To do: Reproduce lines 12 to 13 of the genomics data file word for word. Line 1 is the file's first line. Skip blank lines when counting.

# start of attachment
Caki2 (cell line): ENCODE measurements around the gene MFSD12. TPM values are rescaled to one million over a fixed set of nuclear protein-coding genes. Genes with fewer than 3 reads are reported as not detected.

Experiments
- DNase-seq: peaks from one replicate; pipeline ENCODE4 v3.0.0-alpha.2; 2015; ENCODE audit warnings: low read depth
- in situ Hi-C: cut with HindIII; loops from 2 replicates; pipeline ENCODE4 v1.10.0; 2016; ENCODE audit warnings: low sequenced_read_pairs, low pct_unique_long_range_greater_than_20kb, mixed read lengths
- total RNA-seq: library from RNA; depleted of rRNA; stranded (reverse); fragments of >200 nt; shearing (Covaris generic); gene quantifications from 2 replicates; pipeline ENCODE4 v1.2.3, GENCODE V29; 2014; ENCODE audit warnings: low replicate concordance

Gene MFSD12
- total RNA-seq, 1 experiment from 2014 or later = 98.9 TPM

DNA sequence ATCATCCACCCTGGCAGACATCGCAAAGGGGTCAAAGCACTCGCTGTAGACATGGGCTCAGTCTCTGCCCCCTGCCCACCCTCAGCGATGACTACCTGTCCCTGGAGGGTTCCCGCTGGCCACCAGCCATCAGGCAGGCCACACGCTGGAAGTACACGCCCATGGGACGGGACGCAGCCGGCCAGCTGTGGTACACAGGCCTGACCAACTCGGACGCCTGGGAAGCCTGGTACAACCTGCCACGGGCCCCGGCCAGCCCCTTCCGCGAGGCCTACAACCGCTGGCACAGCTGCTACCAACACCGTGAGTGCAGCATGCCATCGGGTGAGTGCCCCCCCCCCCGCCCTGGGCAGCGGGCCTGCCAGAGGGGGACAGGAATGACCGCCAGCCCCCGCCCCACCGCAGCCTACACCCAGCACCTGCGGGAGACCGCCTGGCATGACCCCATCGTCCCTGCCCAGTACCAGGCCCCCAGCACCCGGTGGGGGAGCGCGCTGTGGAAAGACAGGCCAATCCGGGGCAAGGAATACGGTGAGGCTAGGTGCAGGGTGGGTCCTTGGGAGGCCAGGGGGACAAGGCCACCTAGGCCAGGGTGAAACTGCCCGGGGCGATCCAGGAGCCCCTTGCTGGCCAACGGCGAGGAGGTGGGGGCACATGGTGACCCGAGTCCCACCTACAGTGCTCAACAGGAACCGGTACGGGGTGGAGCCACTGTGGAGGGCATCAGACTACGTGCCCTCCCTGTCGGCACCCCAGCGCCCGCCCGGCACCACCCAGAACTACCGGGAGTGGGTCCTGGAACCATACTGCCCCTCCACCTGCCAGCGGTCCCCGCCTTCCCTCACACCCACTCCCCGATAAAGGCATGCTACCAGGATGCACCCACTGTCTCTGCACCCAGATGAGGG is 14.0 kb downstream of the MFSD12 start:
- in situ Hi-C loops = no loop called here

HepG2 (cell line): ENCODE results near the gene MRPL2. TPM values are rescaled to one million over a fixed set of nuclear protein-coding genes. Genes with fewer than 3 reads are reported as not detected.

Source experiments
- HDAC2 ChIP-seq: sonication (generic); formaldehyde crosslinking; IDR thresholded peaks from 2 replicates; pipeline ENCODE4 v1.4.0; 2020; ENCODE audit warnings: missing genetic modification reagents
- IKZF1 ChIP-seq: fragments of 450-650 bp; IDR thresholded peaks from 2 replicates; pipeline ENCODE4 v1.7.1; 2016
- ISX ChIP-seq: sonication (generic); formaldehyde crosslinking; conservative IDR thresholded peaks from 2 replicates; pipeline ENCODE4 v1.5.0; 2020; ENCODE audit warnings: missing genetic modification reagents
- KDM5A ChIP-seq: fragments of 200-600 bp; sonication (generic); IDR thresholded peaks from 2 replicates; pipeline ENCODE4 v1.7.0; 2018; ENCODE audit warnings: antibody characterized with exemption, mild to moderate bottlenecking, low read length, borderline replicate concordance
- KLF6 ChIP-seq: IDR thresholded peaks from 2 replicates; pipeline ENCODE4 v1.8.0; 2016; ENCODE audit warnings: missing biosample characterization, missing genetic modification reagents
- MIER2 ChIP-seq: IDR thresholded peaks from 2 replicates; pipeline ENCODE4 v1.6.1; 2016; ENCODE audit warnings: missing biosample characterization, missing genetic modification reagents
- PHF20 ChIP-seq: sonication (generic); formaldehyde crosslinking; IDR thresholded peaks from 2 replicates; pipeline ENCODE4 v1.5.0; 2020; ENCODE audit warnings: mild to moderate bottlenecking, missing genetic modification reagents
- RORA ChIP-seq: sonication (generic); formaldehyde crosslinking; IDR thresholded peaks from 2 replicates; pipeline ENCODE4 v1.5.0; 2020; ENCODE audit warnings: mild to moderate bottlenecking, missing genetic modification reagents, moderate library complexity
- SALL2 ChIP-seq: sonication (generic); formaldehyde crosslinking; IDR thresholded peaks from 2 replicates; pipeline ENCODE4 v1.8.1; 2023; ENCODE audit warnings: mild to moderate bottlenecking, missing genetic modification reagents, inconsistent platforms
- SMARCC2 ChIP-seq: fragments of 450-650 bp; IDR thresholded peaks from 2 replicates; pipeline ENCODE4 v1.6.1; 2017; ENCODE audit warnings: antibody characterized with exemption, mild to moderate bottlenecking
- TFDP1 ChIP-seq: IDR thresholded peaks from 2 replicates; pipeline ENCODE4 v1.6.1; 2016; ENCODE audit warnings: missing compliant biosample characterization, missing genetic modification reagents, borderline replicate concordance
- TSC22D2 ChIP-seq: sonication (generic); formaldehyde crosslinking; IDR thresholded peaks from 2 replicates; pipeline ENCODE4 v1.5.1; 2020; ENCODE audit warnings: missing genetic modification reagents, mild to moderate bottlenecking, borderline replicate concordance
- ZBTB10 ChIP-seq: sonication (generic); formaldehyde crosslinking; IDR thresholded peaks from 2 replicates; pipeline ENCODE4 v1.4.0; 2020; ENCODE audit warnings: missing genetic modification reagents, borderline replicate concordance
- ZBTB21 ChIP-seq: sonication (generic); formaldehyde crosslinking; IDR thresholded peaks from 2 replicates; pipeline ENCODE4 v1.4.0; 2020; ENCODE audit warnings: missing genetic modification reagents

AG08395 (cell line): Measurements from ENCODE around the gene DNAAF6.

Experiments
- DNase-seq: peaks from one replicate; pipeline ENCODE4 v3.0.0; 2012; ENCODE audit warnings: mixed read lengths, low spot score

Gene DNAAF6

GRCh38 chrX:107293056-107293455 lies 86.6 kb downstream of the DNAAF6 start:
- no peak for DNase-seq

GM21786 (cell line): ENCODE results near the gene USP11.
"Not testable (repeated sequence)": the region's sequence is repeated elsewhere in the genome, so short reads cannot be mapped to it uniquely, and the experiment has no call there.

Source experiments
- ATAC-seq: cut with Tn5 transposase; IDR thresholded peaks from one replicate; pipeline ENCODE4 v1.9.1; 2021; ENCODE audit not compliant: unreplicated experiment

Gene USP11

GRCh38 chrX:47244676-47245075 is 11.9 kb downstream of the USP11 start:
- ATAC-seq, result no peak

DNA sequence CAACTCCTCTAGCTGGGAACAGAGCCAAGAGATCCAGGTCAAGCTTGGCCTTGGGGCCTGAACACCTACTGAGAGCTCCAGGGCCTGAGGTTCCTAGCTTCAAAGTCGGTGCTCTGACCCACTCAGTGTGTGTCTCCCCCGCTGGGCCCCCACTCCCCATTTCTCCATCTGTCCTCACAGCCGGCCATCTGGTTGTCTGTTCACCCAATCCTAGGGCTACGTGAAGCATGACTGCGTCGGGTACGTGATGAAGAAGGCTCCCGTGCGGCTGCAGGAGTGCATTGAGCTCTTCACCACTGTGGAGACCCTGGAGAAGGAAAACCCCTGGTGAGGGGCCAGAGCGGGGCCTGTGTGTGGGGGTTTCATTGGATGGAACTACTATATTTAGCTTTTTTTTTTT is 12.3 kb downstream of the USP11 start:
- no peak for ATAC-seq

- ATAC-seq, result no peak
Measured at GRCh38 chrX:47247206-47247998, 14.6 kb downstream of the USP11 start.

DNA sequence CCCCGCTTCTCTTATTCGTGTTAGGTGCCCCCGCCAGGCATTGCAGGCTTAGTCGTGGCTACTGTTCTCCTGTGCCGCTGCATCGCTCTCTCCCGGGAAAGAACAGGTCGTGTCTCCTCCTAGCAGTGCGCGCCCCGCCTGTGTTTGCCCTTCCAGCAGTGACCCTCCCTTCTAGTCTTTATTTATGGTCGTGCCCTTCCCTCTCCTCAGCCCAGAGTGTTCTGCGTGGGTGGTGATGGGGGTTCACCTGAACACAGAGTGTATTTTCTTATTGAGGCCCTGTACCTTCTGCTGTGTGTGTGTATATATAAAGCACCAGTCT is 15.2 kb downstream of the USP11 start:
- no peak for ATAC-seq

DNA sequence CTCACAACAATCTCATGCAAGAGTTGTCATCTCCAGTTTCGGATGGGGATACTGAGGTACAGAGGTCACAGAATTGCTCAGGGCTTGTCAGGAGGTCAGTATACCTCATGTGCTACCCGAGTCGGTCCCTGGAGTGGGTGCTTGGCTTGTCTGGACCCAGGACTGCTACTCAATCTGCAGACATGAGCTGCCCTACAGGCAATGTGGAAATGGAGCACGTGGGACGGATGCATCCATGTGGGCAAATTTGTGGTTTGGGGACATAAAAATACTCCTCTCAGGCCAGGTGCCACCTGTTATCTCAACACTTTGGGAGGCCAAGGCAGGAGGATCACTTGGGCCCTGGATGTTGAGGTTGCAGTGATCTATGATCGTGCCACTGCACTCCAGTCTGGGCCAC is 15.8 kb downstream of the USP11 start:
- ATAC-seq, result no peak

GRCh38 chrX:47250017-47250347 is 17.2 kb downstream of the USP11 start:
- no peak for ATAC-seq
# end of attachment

- HDAC2 ChIP-seq: sonication (generic); formaldehyde crosslinking; IDR thresholded peaks from 2 replicates; pipeline ENCODE4 v1.4.0; 2020; ENCODE audit warnings: missing genetic modification reagents
- IKZF1 ChIP-seq: fragments of 450-650 bp; IDR thresholded peaks from 2 replicates; pipeline ENCODE4 v1.7.1; 2016